In this month's Inside Sound Design, we have a brief chat with sound effects editor Kevin Hart. Kevin is a passionate member of the Boom Box Team who experiments with integrating other DAW's and softwares into his workflow. You can read about his method for creating dynamic fight backgrounds in Ableton Live here. In this post, Kevin shares his ideas and methods for creating the sound of high powered, electricity-based energy skates.
The entertainment industry can be tough. There are many cliche's, such as "It's all about who you know" or "It's all about right place right time." Neither of which are entirely untrue. However, I am a firm believer that anyone with some raw talent and a whole lot of drive can build themselves a career in post production sound - or any entertainment job for that matter.
If I'm making it sound easy, my apologies. It's absolutely a ton of work. Let me repeat that: getting a job in a highly specialized, creative industry where you are in competition with literally thousands of applicants will always be a ton of work. So why do it?
Some things never stop being funny, no matter how much time has passed. This is also true for sound effects. Some classic sound effects and jokes we use have been around for more than half a century! Kate gave an excellent run down of animation sound's origin in her THE HISTORY OF ANIMATION SOUND post, and many sounds devised by Carl Stalling, Treg Brown and Jimmy MacDonald(and the derivatives of their sounds) are still being used by sound editors today! This week, I asked a few of our editors to tell me about their favorite cartoon sound effects.
As Jeff mentioned in his blog post Top Ten Secret Pro Tools Shortcuts, learning Pro Tools shortcuts is a must for new sound editors if they want to be able to compete in our industry. Similarly, knowing the shortcuts to navigate through your OS quickly and efficiently is also really important. This is especially helpful to new editors trying to land their first sound job, as most of us come in at an assistant level, where a big part of the job is organizing files and multi-tasking among several projects. Learning basic navigational and organizational functions is a simple way to speed up your workflow and impress potential employers and clients.
When Plugin Alliance asked me to try out Unfiltered Audio's newest plugin, SpecOps, before it was released to the public, I was excited. I love having the opportunity to try out new sound design tools and maybe even give valuable feedback to the maker pre-release.
So, I began, as I always do, by reading the manual. You may prefer to watch a YouTube user video, or read a blog post (hopefully, like this one!), but I’ve always been a manual gal. I love to know every last detail about how to use a new piece of software before I try it out.
Well, this manual’s first sentence is “SpecOps is the ultimate spectral processor.”
Bold statement, right? I was a bit skeptical. I like my manuals to be fact-based, and this seemed like a pretty hyped up opinion. But, after digging into it, I can honestly say that it stands up to the hype. It is the ultimate!
Creative dialogue processing is a unique and fun challenge that varies from the sound design work we typically encounter on a daily basis. For this month’s Inside Sound Design post, I’m going to walk through one common and simple processing chain we might use for science-fiction themed computer or robot dialogue.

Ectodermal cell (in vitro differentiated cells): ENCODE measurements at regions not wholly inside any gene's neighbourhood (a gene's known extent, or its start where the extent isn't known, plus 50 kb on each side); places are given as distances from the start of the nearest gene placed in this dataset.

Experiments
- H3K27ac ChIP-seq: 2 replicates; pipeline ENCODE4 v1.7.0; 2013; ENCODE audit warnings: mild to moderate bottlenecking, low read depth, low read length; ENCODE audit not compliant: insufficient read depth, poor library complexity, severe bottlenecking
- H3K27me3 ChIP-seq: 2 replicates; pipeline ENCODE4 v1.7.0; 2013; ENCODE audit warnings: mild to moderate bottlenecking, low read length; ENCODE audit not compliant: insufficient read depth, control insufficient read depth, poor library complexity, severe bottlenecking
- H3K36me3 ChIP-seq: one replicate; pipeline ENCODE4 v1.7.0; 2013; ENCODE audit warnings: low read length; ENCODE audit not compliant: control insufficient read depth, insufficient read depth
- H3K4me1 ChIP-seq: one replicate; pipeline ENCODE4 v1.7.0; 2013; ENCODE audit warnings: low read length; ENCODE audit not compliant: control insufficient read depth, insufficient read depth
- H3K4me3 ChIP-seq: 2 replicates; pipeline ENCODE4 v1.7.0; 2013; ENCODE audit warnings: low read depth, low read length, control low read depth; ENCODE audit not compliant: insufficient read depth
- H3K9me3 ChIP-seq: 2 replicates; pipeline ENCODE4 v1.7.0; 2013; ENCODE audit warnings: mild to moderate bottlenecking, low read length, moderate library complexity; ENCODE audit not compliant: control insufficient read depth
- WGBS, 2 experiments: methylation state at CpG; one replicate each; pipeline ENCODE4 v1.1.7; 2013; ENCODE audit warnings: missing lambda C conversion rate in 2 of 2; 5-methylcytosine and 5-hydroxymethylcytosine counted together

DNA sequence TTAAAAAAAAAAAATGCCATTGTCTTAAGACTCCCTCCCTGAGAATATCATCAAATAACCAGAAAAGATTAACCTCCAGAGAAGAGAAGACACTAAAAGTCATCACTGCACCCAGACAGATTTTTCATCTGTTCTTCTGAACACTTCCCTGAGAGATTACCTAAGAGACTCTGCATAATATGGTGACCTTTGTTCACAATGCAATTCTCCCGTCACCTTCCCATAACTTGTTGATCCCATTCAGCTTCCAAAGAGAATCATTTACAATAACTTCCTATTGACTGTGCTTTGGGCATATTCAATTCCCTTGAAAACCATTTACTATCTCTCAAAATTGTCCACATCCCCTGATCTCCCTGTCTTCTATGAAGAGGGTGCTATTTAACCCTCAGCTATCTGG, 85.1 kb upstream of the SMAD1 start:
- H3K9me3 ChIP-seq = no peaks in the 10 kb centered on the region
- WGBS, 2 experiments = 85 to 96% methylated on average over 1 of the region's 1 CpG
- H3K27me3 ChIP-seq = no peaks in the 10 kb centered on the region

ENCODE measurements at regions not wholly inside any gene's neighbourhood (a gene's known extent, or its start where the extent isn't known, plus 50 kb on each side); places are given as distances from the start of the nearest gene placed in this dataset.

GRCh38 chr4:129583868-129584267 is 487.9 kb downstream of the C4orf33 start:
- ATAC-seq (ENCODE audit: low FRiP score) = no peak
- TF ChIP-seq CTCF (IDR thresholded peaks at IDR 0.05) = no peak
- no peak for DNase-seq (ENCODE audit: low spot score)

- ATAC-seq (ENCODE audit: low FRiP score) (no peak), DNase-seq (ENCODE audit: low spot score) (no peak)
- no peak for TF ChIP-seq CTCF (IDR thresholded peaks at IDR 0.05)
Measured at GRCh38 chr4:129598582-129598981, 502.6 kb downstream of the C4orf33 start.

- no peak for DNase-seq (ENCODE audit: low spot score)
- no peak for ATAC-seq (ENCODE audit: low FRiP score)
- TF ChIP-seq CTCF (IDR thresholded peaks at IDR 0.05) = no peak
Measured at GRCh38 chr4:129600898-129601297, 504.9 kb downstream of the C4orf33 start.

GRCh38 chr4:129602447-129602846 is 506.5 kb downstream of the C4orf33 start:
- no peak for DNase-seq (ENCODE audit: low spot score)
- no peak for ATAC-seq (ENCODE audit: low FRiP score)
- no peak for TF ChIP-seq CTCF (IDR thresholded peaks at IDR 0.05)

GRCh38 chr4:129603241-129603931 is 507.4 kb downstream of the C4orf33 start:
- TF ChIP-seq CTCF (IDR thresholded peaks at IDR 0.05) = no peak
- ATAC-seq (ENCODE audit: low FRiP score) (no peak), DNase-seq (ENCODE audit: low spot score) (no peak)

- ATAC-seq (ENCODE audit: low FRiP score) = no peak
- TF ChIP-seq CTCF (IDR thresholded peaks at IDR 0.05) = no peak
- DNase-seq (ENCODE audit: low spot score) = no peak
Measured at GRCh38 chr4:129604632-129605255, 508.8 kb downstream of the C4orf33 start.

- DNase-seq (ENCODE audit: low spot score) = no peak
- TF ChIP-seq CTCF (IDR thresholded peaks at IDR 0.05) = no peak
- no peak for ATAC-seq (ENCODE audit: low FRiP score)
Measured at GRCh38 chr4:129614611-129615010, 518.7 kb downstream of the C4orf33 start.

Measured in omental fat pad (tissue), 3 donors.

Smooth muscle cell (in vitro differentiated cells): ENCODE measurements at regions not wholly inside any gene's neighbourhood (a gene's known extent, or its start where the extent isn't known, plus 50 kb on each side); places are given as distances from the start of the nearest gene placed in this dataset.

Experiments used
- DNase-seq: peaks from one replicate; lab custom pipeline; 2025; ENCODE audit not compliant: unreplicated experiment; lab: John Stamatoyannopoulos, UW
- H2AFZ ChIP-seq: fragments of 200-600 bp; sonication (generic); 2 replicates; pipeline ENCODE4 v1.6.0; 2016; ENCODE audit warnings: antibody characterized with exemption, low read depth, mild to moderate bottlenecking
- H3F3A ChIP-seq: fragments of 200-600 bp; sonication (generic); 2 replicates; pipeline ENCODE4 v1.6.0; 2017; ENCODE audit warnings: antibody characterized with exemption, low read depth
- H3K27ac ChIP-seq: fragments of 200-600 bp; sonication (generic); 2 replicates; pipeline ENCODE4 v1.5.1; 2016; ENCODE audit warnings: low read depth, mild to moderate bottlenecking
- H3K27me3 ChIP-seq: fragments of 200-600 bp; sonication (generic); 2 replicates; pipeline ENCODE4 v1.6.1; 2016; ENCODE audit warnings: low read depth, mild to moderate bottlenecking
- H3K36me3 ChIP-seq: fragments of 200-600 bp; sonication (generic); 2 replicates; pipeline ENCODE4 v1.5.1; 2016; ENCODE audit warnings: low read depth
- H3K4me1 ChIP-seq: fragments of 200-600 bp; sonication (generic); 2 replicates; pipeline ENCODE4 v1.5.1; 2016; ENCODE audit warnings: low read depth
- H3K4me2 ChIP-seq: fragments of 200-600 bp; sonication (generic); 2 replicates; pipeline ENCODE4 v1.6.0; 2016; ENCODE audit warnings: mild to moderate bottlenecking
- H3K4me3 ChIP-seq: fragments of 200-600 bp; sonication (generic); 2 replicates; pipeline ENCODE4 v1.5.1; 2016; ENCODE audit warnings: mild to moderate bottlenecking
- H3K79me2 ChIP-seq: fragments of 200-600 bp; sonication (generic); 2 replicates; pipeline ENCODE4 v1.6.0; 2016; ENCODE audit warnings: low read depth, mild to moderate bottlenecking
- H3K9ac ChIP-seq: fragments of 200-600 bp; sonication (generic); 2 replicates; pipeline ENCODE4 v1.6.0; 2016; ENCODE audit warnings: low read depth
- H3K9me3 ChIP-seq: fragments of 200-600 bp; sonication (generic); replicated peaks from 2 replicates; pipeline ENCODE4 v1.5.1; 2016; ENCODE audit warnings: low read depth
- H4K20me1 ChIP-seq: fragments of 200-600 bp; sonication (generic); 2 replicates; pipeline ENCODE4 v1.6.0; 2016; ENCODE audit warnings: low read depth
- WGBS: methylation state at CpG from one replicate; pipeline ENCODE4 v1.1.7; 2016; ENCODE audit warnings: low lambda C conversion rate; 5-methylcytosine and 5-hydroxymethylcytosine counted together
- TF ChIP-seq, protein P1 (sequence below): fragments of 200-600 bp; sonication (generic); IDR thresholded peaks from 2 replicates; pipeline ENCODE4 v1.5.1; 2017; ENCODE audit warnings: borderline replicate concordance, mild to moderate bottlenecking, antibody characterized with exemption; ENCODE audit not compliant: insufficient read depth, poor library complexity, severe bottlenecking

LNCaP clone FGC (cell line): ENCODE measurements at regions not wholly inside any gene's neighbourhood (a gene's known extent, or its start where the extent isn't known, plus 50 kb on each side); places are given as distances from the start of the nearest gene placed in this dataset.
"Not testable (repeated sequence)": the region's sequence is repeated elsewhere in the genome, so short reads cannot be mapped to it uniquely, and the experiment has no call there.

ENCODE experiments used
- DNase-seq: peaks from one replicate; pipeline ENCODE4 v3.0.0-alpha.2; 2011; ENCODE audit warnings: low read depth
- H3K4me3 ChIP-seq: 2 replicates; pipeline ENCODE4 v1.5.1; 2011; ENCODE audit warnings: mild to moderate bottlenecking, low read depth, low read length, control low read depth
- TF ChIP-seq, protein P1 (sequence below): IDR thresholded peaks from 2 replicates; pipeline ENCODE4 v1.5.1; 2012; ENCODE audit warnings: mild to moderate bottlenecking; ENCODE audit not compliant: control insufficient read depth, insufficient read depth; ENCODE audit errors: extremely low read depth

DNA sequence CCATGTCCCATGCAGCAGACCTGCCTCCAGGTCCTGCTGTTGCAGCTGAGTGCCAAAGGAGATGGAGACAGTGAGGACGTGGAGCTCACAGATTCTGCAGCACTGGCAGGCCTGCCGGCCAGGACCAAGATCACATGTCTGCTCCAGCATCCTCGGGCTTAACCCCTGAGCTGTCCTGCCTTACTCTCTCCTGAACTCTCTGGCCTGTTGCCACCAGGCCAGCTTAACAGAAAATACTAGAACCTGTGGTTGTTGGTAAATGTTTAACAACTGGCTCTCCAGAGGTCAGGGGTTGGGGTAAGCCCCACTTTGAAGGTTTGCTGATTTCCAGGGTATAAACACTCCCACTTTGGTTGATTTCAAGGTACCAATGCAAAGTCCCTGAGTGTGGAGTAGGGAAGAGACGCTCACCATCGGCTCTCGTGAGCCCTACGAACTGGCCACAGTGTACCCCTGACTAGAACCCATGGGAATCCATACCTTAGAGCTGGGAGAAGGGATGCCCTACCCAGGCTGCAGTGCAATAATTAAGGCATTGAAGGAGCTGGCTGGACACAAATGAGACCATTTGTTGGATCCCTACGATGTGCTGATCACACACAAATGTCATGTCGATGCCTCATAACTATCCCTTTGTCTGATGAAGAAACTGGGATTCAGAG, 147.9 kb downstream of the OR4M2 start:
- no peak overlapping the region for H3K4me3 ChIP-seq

Last week we introduced the first of our fantastic new interns: Ian Howard. This week we check in with the other: Ruben Infante. Ruben attended Full Sail University, and recently worked as a Lead Stage Manager for NASA. We're thrilled to have him with us, and excited to hear about his unique perspective on sound and learning.
Here at Boom Box Post, we take pride in educating our interns and preparing them for the world of audio post-production. We are lucky to have a plethora of excellent candidates each and every time we interview. This week marks the beginning of a brand new class of interns: Ian Howard and Ruben Infante. In today's post I chatted with Ian about his background, expectations and desires for his internship education.
I’ve been very fortunate to have the unique opportunity to see both sides of the post production coin, if you will. Being this sort of sound effects editor/re-recording mixer hybrid has really propelled my understanding of the post production sound process and has expanded the depth at which I create that sound tenfold. I’ve come to find that the two roles compliment each other and I find myself using skills from one discipline in that of the other (and vice versa) on a daily basis. First and foremost, I will always have an affinity for sound effects editing. The single most mixer-related skill that has improved that affinity, and one that I cannot edit without, is panning automation. More specifically, panning automation in a 5.1 or surround space.
In this month's interview post we chat with Mak Kellerman, one of our talented sound effects editors here at Boom Box Post. Mak has worked with Boom Box Post on Future-Worm, Pickle and Peanut, Penn-Zero: Part Time Hero and many other exciting animated shows. Mak is expert at creating interesting sci-fi builds and today he was working on creating the sound of an evil haunted portal!
As sound people, sometimes we hear something so unique we just have to capture it. A lot of sound designers (myself included) carry around mini recorders for just such an occasion. But we can't always be prepared. There are moments when you need to capture a sound in an instant. Like if a bird with a crazy call lands on an open window. We don't always have professional recording gear at hand. Most of us however do have a cell phone nearby.
The Boom Box Post crew returned to San Diego this year for Comic-Con 2017!